Mayor, do other counties or cities not adopting the order to mandate masks inside of businesses make it more difficult on the ones who do?

Mayor Sylvester Turner: (50:38)
We do live and he very porous region. So we have people coming in and out of different counties in our region. It always works best when in our region when we all moving in the same direction and operating in the same direction. I did see where Ford banned, I think on yesterday, put in places mask up order. Galveston has done the same.

Mayor Sylvester Turner: (51:02)
I think when people look at their own numbers, look at their capacity within the hospitals, look at the number of people who are being infected, then I think the numbers will dictate their actions. But I would advise anybody do it before you get to the point where the forest is on fire. Okay? Do it where you have an opportunity to suppress and to slow it down so that you don’t reach those high numbers.

Speaker 10: (51:27)
Thank you. Last pool question. We’ve experienced that it’s almost impossible to get a COVID-19 test in Houston in a timely manner right now. Even for people who are reasonably certain they’ve been exposed to the virus due to issues with the city’s testing hotline, lack of test availability and long waits at test sites, even for those who do get through the system. As the city continues to urge Houstonians to get tested, are you aware of the lengthy wait times for tests? And what steps is the city taking to help get people tested quickly?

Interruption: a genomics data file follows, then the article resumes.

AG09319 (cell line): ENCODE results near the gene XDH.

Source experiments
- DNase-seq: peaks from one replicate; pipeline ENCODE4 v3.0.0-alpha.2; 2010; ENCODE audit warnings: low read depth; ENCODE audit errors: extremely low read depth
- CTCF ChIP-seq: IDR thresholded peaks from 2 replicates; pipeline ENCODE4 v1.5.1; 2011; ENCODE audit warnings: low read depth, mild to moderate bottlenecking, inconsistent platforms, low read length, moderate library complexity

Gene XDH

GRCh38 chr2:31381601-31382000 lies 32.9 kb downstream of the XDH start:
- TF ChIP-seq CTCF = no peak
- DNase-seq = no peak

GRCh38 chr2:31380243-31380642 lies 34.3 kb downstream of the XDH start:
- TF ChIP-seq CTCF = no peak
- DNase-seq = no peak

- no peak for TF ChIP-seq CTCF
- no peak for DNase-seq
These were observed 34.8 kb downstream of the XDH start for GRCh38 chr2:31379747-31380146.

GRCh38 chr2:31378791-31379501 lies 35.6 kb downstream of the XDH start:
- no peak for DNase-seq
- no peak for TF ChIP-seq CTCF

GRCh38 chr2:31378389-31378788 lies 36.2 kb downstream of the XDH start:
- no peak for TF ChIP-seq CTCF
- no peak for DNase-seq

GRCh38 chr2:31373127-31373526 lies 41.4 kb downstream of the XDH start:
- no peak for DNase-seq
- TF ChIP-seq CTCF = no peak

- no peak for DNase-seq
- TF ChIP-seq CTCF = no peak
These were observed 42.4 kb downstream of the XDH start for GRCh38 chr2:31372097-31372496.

Steven: (52:03)
As I said earlier, we have two major testing sites, but testing is available in other venues. For those people who are insured, what we recommend is that they actually get tested through their provider. Understandably, some providers will not test unless people have symptoms. But that should be the first line of defense, our access point for people with insurance.

Steven: (52:32)
Earlier I also mentioned that our major testing sites, yes, they’re efficient, but they’re not necessarily connected to a provider. So it’s not the best case scenario for testing, but just because of the demand and the fact that we’re in the middle of a pandemic. We have those testing sites up because we need to know.

Steven: (52:56)